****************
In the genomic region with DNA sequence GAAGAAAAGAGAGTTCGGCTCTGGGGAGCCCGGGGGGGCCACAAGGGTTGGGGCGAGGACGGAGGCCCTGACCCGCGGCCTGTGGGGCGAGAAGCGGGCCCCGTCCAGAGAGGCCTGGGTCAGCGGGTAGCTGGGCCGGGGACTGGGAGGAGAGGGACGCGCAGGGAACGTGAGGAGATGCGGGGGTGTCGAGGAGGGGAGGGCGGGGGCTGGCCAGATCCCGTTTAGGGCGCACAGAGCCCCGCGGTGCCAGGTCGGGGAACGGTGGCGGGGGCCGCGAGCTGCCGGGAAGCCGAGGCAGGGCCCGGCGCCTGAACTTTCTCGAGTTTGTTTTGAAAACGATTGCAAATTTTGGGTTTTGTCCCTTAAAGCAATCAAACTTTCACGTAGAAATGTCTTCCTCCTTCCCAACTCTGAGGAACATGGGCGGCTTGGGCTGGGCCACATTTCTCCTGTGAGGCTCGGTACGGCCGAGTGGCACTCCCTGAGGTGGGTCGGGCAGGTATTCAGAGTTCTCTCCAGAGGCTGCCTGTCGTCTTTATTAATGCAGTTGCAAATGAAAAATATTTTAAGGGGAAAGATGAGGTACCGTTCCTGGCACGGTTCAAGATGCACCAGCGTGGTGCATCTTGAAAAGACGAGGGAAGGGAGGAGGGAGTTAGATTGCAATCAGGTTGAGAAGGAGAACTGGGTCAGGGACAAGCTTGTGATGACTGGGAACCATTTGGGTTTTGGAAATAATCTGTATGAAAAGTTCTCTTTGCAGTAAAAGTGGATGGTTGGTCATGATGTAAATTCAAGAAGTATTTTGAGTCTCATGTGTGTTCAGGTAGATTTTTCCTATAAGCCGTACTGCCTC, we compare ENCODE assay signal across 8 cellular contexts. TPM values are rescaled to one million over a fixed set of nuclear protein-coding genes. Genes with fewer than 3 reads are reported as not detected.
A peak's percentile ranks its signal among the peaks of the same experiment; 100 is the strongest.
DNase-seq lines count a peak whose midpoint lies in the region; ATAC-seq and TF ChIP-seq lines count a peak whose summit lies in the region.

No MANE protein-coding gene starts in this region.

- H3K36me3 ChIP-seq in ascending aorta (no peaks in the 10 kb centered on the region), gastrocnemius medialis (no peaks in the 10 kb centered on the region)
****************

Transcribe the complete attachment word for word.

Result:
In the genomic region with DNA sequence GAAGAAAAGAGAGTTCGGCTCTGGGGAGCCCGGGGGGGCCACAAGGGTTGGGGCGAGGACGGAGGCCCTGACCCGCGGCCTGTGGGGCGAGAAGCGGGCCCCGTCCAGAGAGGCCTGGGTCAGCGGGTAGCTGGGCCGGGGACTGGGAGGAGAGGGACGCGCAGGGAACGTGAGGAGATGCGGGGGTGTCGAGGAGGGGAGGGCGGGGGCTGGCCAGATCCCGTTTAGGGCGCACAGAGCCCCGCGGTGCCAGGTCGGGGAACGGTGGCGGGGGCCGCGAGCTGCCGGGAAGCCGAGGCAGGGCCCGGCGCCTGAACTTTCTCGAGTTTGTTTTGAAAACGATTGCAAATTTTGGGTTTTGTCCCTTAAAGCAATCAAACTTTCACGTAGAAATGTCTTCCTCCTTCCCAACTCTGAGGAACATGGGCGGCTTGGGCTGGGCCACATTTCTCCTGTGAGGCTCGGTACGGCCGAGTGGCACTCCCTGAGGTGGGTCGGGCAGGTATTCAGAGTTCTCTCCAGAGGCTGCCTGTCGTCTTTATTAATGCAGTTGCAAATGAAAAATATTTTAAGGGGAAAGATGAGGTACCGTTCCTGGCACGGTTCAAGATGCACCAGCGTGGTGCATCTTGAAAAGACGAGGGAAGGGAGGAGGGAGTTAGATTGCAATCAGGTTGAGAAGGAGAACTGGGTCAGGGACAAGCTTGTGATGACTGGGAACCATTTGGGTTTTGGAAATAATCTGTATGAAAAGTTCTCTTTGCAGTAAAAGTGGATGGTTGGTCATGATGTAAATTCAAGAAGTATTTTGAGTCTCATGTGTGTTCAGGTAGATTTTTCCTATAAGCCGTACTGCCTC, we compare ENCODE assay signal across 8 cellular contexts. TPM values are rescaled to one million over a fixed set of nuclear protein-coding genes. Genes with fewer than 3 reads are reported as not detected.
A peak's percentile ranks its signal among the peaks of the same experiment; 100 is the strongest.
DNase-seq lines count a peak whose midpoint lies in the region; ATAC-seq and TF ChIP-seq lines count a peak whose summit lies in the region.

No MANE protein-coding gene starts in this region.

- H3K36me3 ChIP-seq in ascending aorta (no peaks in the 10 kb centered on the region), gastrocnemius medialis (no peaks in the 10 kb centered on the region)